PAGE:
Two main problems for me, both character-related:

There was something about the relationship between the narrator and the robot that didn't click.  Partially, the narrator took being displaced as center with barely a ripple of discontent.  All well and good to be a team player, but this guy was just too good to be true, at least from my vantage point.  Perhaps because of that, the outburst at the end seemed almost contrived. Partially, there "just didn't seem to be any there, there" in terms of the relationship.  I suppose that's understandable when dealing with a machine, but they kept talking like there was.

The robot's emotions also seemed implausible to me.  It was like it was watching itself have emotions, rather than actually experiencing them.  Despite all the jabbering about it, it didn't sound like it was experiencing the "agony of defeat"; more like it was watching someone else. 

In the face of all that detachment, I guess I was pretty detatched, too.

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JoeFitz

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Reply #18 on: April 06, 2008, 07:49:27 PM
Not my favourite episode, but that's hardly much of a knock against it. It did remind me of many supposedly bad SciFi writing cliches like the robot seeking emotions, the "well, Bob" moments and so forth. But those didn't bother me as much as they probably would if the piece itself wasn't so earnest.

It reminded me of the Blernsball (Baseball) from Futurama, to be honest. Made me sad that a sport was pushed into absurdity, but then reflected that likely any sufficiently advanced civilization would introduce so much technology and money into sport as to arguably obscure its original purity and above all its "fun" factor.



ajames

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Reply #19 on: April 06, 2008, 08:30:37 PM
Made me sad that a sport was pushed into absurdity, but then reflected that likely any sufficiently advanced civilization would introduce so much technology and money into sport as to arguably obscure its original purity and above all its "fun" factor.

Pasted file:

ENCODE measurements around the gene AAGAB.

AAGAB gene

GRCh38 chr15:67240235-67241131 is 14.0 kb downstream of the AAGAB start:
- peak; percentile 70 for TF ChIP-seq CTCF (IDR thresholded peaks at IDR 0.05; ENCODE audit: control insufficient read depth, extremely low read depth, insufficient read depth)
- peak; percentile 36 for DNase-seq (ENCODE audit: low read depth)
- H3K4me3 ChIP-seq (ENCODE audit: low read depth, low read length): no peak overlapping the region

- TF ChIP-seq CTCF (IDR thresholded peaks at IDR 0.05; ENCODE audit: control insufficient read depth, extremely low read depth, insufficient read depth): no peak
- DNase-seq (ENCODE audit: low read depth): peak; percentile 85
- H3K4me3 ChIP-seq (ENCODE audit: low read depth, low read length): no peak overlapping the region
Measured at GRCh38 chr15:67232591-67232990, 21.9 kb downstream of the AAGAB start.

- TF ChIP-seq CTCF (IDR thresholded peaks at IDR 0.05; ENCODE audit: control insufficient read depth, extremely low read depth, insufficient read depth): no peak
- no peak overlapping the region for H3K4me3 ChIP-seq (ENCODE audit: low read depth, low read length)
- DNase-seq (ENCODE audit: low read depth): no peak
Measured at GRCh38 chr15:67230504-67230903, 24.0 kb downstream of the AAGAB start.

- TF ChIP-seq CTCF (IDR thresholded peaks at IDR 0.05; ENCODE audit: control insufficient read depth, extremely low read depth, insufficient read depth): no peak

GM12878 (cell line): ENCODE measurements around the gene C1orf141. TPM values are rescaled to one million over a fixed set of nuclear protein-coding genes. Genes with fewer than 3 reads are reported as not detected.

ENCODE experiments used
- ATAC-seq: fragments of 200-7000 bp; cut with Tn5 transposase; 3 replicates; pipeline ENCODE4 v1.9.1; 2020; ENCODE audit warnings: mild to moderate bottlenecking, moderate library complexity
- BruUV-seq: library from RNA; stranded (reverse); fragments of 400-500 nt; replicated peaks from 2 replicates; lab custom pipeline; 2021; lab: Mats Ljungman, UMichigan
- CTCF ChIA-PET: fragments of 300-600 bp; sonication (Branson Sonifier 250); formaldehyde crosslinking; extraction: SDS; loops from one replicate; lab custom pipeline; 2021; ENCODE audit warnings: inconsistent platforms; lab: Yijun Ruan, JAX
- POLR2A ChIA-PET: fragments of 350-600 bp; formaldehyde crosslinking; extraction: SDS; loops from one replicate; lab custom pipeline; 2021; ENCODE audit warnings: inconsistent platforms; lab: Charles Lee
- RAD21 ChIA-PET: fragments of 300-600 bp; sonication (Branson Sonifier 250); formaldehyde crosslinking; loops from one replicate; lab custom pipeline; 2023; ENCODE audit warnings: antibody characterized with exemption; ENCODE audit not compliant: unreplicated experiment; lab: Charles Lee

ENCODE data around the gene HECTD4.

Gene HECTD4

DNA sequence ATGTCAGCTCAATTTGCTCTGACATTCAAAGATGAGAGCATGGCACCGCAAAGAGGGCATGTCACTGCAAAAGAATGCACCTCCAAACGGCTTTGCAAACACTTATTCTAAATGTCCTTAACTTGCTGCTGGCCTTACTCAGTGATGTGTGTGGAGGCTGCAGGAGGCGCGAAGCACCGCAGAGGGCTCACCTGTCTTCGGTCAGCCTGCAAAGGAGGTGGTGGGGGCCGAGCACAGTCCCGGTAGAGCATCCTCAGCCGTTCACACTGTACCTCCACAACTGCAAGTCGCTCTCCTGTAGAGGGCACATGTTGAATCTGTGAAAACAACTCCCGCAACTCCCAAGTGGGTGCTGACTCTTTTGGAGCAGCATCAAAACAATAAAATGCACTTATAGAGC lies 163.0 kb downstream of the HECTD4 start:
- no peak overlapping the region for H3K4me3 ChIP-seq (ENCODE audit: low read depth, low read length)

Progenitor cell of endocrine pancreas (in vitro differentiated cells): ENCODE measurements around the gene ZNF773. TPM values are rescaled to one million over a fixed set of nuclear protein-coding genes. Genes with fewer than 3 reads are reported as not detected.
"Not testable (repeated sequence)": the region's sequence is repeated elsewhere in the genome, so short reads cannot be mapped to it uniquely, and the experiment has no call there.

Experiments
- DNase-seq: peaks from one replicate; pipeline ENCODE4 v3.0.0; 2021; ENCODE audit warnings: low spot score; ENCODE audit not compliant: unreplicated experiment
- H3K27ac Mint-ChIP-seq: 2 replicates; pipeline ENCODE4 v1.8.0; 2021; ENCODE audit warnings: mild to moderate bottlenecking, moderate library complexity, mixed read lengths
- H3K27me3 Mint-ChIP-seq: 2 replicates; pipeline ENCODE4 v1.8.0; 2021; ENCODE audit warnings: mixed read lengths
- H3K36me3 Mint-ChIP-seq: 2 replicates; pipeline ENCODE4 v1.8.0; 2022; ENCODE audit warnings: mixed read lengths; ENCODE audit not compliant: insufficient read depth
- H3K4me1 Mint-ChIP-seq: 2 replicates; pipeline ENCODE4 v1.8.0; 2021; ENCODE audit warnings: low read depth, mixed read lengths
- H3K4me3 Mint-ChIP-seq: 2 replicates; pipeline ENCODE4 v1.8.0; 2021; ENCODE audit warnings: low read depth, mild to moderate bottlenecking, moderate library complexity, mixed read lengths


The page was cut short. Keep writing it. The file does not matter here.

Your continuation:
Too true.



stePH

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Reply #20 on: April 07, 2008, 01:46:20 AM
It reminded me of the Blernsball (Baseball) from Futurama, to be honest. Made me sad that a sport was pushed into absurdity, but then reflected that likely any sufficiently advanced civilization would introduce so much technology and money into sport as to arguably obscure its original purity and above all its "fun" factor.

I'm given to understand that this is the theme of the movie Baseketball (which I haven't seen).

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Tango Alpha Delta

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Reply #21 on: April 07, 2008, 02:52:59 AM
It reminded me of the Blernsball (Baseball) from Futurama, to be honest. Made me sad that a sport was pushed into absurdity, but then reflected that likely any sufficiently advanced civilization would introduce so much technology and money into sport as to arguably obscure its original purity and above all its "fun" factor.

I'm given to understand that this is the theme of the movie Baseketball (which I haven't seen).

Sorry... I had to laugh at the proximity of the phrase "sufficiently advanced civilization" and a mention of "BASEketball"...

(come to think of it, I had to laugh a lot during BASEketball...)

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CGFxColONeill